Figure 27: Chandra LETG spectrum of Mrk 421
This spectacular Chandra image shows the dispersed LETG spectrum of the nearby blazar Mkn 421 in an outburst giving the highest signal-to-noise spectrum taken so far with the LETG - a remarkable achievement for an extragalactic source. The spectrum lets us study the warm intergalactic medium in unprecedented detail. The seemingly complex image also contains the 0th-order image of the point-like source in the center of the crosses. The dispersed spectrum is seen in the two very bright lines which form a diagonal from the upper left to the bottom right, the positive and negative orders. The "fan of rays" around both the 0th-order image and the dispersed spectrum are an instrumental artifact due to diffraction of the X-ray photons off the instrument support. The lack of photons (i.e. the "hole") in the very center of the 0th-order source image is due to an exceptionally high degree of "pile-up" (multiple photons counted as one) in the CCD detector. Finally the luminous strip centered on the 0th-order image perpendicular to the dispersed spectrum contains 0th-order photons primarily diffracted from the LETG fine support structure, with a contribution deposited during read-out along the CCD read-out axis. This is because the source photon rate is much faster than the CCD read-out rate.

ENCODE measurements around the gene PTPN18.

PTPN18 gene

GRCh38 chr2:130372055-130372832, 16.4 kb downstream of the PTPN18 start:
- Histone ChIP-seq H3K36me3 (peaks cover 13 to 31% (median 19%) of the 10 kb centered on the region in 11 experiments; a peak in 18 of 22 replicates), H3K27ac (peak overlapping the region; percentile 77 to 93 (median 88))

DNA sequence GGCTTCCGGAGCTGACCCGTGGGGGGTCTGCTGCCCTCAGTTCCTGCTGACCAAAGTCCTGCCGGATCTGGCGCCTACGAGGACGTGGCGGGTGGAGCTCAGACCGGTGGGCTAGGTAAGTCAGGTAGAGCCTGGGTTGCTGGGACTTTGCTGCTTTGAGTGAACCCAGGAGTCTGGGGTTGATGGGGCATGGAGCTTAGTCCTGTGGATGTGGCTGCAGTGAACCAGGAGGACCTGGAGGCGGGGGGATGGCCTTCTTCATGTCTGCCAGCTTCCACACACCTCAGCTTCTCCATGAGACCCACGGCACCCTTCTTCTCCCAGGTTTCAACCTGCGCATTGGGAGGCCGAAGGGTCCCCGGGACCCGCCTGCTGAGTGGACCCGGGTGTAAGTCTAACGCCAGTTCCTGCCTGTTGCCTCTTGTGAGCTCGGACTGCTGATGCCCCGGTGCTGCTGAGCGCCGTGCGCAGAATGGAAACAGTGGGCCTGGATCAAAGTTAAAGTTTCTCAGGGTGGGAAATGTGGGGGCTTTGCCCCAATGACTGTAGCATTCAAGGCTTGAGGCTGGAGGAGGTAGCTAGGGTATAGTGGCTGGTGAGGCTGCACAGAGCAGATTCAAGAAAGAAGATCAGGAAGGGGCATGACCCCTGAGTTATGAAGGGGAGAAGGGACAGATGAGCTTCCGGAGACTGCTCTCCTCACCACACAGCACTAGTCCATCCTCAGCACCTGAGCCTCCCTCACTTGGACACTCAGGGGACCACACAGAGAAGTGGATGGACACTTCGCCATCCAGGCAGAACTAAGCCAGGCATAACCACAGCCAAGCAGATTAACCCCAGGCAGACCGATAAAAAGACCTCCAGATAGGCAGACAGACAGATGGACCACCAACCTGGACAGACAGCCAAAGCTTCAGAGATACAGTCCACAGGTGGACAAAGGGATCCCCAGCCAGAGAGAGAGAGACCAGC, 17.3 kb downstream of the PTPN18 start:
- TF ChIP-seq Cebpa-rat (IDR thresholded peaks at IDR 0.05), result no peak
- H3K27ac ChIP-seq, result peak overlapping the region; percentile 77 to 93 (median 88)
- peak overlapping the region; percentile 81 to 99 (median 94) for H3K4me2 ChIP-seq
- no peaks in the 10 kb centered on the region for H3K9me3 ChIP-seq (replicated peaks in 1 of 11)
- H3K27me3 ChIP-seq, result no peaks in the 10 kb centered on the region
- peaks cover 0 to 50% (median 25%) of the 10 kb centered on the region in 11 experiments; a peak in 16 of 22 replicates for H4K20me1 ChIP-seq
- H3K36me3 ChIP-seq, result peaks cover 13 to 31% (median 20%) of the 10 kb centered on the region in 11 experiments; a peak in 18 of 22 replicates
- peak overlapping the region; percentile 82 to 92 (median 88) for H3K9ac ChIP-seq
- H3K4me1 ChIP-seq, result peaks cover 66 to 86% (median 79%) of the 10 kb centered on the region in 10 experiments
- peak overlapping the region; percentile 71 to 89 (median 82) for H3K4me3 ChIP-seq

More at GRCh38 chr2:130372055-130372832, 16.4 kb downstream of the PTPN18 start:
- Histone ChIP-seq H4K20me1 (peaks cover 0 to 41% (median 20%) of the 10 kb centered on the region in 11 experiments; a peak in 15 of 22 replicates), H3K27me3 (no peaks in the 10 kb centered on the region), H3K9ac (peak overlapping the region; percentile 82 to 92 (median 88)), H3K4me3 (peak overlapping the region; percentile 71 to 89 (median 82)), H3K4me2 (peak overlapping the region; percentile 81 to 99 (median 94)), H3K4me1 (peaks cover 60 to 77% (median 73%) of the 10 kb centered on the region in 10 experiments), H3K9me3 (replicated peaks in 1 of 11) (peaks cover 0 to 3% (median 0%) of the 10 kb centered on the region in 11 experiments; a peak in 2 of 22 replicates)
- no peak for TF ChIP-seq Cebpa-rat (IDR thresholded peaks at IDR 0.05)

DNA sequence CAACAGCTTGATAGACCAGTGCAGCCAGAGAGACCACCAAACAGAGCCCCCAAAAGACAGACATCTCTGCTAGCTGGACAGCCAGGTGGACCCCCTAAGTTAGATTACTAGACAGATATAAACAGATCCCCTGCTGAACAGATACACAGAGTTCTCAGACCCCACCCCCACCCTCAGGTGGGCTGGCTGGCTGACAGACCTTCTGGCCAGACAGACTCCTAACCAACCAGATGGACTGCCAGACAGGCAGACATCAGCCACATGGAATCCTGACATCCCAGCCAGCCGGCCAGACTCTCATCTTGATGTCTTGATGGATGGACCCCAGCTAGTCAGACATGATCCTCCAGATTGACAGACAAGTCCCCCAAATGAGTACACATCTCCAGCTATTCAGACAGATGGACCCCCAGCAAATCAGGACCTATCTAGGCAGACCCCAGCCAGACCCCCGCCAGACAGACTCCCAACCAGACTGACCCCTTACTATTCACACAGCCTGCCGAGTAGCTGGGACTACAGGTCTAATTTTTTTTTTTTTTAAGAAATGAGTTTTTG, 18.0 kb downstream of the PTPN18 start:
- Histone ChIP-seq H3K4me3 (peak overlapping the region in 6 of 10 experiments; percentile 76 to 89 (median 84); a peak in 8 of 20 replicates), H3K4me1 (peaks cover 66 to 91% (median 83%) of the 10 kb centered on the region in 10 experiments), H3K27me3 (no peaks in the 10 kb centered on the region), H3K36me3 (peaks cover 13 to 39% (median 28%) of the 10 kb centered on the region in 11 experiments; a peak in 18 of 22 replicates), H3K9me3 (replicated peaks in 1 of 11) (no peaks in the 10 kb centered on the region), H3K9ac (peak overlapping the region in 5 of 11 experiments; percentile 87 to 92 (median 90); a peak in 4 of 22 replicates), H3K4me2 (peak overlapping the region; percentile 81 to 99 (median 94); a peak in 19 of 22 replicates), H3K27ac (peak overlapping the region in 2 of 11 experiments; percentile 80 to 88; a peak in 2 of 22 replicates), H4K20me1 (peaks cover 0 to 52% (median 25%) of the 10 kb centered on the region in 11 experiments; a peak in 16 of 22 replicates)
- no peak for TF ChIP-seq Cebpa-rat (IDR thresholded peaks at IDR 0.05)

Chandra observed Mkn 421 on 2002 October 26-27, as a pre-approved Target of Opportunity (TOO). The source was caught at a luminosity > 100 times its normal, quiescent value making it by far the brightest AGN in the sky. This spectrum contains more than 4 million counts in the dispersed 1st-order alone. In the OVII Kα region (from 21.6 Å - the OVII Kα rest wavelength - up to 22.3 Å - the OVII Kα wavelength at the source redshift) this allows detections of OVII absorption column densities down to 1015 cm-2 at a 3-σ significance level. With this we can probe for the first time the existence of an intervening "X-ray Forest" of absorption lines from highly ionized intergalactic gas outside our own Local Group. This previously unseen baryonic component contains the majority of the matter in the local Universe (more than twice that concentrated in visible stars and galaxies) and can be used to track the dark matter concentrations in the Universe.